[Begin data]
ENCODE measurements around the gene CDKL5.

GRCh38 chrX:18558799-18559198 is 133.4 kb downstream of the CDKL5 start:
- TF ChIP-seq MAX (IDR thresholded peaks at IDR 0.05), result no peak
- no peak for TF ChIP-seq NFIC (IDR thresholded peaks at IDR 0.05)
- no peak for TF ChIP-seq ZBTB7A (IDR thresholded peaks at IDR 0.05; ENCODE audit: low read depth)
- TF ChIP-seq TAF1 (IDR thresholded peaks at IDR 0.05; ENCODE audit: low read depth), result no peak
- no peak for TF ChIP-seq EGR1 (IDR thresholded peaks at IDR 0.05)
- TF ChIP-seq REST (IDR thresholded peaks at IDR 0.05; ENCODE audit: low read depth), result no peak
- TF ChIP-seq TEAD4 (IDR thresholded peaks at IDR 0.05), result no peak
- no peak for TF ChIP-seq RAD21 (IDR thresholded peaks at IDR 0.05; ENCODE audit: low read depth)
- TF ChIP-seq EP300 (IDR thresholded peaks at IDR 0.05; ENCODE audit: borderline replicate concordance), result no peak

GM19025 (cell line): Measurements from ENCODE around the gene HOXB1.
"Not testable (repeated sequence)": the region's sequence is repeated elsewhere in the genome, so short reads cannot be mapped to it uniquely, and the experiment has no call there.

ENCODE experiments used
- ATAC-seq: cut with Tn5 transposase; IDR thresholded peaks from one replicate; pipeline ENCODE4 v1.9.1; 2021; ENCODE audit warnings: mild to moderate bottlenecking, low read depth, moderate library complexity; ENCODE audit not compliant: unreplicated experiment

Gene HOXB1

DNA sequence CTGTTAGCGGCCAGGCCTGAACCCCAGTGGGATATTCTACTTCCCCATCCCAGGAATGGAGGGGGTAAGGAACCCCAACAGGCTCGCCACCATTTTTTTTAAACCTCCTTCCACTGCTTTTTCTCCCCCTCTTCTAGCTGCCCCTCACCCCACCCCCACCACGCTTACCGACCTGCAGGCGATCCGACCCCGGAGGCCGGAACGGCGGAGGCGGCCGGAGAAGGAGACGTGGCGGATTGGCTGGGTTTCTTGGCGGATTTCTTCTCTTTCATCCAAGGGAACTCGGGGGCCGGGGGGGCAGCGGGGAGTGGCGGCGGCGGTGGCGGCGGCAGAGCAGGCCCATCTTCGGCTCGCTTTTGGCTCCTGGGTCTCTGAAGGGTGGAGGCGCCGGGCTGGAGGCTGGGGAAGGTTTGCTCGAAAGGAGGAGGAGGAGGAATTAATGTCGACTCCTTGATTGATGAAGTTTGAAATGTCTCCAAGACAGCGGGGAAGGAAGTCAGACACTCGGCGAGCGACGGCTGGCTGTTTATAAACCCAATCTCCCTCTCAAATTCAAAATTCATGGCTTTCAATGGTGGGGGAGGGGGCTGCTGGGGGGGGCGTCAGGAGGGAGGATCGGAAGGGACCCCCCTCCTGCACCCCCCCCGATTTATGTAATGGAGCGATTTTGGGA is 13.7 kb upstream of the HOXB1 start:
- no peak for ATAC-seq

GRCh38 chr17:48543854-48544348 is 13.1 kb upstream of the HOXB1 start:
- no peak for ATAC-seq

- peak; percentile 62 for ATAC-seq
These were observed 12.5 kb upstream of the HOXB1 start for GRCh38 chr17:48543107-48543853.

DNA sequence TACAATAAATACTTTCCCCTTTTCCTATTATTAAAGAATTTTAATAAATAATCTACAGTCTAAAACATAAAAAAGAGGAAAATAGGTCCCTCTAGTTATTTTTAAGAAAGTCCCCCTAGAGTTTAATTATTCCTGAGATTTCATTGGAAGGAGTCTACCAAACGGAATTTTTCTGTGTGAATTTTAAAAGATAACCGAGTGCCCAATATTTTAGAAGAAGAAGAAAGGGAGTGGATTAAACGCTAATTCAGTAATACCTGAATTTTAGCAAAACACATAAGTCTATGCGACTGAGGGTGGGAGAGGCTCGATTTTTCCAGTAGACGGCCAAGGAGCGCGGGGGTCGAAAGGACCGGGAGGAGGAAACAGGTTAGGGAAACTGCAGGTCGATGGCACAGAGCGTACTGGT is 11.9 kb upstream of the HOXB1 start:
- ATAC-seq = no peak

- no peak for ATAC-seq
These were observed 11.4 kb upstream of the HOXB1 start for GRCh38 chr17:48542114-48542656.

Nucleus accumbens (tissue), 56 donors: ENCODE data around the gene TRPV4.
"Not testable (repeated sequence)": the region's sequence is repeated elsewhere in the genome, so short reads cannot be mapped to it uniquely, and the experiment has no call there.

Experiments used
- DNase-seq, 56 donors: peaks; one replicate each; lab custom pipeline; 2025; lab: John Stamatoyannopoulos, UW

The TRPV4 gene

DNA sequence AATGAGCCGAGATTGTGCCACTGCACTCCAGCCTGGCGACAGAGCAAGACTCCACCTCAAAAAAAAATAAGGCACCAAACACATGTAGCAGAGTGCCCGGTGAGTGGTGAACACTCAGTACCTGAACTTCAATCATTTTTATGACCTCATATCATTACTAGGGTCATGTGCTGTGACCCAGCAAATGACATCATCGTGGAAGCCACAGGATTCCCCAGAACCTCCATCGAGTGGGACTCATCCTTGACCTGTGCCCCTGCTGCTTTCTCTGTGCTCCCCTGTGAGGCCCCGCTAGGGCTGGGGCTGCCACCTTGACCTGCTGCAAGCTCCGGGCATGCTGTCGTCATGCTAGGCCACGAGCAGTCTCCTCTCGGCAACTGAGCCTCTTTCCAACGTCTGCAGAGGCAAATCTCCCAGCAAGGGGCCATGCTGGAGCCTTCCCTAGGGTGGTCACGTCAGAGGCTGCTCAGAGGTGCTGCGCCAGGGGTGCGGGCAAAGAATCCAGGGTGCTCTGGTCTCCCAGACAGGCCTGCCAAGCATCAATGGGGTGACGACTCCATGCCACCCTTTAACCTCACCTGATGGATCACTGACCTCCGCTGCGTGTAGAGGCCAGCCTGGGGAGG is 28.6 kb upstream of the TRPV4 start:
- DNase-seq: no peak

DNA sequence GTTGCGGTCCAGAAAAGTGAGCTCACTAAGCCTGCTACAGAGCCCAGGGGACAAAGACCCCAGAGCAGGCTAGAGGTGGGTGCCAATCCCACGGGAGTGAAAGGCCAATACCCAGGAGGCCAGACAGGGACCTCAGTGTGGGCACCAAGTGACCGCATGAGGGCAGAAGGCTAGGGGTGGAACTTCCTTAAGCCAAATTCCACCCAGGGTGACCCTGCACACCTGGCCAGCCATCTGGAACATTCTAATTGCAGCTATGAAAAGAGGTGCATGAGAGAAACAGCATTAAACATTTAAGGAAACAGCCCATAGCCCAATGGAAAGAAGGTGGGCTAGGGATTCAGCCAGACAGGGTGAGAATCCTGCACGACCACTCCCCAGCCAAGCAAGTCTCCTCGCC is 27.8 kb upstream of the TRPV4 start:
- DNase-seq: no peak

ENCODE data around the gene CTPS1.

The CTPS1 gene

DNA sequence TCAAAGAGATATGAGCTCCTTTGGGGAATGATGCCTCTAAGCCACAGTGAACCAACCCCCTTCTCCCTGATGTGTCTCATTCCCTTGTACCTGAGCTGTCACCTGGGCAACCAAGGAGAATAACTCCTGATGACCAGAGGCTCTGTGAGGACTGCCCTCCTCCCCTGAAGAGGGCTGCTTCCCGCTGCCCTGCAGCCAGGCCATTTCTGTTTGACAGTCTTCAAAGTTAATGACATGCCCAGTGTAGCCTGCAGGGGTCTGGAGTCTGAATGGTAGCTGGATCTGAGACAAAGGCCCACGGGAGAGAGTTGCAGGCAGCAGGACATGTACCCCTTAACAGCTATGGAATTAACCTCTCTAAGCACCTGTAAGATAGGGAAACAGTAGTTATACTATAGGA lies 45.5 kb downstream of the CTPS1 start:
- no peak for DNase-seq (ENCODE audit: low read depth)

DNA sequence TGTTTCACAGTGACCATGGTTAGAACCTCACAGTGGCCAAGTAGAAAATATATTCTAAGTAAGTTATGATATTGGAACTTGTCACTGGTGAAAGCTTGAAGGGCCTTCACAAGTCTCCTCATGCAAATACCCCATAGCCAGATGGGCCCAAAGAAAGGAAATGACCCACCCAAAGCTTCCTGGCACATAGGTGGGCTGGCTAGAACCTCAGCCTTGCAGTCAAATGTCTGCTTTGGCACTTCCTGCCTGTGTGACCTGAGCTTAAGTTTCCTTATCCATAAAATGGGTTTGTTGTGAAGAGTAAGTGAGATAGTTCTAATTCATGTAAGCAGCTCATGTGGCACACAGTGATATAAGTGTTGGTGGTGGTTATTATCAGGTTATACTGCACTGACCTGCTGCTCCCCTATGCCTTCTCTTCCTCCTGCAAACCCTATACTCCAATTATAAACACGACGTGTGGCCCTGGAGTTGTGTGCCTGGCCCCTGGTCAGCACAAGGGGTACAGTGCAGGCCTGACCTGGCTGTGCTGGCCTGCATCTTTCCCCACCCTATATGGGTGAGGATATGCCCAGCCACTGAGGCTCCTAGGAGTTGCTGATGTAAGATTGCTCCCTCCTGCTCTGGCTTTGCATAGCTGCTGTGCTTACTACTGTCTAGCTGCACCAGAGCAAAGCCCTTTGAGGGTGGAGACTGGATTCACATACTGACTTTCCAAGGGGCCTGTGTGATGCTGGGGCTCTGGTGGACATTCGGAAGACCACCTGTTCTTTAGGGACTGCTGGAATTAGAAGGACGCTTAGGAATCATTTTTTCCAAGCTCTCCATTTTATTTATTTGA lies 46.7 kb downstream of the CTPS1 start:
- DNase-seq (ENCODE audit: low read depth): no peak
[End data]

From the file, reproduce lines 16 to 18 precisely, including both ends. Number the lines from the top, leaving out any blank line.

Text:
Gene HOXB1

DNA sequence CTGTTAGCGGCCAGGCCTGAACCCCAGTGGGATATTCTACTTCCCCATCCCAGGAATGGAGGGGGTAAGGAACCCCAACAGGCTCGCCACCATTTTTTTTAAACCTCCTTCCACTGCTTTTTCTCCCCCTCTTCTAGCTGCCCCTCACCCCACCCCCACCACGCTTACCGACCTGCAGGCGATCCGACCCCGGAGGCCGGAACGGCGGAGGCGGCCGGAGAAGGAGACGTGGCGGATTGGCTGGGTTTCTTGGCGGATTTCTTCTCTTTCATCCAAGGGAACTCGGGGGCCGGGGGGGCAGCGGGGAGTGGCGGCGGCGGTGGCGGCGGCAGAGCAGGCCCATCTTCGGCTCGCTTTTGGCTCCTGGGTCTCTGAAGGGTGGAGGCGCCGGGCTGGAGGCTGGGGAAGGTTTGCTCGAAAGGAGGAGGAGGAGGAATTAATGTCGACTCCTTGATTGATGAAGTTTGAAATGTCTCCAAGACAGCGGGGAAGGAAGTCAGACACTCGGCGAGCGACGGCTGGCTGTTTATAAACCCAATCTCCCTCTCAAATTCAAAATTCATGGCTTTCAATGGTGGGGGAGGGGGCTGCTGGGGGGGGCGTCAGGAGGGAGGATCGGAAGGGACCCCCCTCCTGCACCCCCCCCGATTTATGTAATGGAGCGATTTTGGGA is 13.7 kb upstream of the HOXB1 start:
- no peak for ATAC-seq